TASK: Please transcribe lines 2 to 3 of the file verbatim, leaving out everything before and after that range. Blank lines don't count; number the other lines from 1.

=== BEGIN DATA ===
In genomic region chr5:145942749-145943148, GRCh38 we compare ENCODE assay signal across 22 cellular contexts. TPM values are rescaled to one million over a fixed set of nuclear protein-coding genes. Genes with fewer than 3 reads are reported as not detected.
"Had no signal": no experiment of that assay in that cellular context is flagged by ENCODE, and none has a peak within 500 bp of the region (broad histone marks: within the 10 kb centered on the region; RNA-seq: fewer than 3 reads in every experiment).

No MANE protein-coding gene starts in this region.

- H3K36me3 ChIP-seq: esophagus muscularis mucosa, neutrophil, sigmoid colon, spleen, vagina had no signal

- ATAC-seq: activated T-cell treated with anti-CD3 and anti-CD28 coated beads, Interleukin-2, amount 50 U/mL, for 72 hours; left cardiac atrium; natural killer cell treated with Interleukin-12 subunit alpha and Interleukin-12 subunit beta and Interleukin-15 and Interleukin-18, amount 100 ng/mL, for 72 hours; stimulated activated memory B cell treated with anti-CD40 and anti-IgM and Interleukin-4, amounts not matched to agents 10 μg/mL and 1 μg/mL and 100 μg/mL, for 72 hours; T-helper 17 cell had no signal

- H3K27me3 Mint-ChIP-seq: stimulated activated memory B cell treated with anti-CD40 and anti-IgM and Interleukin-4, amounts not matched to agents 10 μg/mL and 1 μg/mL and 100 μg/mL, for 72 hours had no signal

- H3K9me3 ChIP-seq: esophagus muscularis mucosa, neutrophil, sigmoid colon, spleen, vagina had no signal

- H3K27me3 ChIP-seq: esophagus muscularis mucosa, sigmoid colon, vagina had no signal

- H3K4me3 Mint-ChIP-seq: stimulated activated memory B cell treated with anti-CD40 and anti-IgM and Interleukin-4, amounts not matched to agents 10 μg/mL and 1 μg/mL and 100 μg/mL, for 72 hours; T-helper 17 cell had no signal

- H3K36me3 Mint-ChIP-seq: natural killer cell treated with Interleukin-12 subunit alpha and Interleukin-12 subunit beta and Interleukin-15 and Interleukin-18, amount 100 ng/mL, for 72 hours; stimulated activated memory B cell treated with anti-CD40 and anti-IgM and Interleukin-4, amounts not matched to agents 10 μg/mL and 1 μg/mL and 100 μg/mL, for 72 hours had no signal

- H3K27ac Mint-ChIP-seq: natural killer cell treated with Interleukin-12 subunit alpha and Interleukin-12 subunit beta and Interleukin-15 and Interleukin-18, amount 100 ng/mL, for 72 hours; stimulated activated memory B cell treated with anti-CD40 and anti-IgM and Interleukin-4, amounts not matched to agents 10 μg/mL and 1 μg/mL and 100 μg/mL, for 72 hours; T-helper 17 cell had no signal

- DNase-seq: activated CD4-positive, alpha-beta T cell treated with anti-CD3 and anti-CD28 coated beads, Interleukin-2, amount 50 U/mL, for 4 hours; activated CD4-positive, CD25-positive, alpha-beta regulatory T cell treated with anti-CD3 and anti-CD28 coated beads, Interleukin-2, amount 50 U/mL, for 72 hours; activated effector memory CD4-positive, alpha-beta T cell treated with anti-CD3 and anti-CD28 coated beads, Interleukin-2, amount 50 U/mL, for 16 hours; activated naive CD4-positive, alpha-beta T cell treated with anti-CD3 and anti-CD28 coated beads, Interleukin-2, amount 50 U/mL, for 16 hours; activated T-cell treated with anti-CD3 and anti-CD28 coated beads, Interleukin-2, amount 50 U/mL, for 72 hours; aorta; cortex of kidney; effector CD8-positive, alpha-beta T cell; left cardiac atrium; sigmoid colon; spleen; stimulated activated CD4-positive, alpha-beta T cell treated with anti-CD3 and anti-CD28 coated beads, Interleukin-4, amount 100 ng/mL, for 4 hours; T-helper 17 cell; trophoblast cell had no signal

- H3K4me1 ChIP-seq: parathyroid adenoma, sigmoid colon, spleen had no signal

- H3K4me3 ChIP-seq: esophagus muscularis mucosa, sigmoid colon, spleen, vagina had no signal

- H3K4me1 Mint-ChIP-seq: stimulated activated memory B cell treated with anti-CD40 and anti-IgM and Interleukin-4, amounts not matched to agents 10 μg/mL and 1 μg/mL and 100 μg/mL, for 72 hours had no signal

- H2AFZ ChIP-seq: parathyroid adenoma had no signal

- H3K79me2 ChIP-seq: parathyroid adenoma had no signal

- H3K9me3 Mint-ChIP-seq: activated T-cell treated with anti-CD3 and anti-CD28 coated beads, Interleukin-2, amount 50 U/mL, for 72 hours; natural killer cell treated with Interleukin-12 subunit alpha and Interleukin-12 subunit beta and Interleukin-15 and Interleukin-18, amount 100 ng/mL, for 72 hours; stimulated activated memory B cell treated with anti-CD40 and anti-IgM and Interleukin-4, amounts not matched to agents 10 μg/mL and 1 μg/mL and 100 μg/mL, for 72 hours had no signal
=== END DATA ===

"Had no signal": no experiment of that assay in that cellular context is flagged by ENCODE, and none has a peak within 500 bp of the region (broad histone marks: within the 10 kb centered on the region; RNA-seq: fewer than 3 reads in every experiment).

No MANE protein-coding gene starts in this region.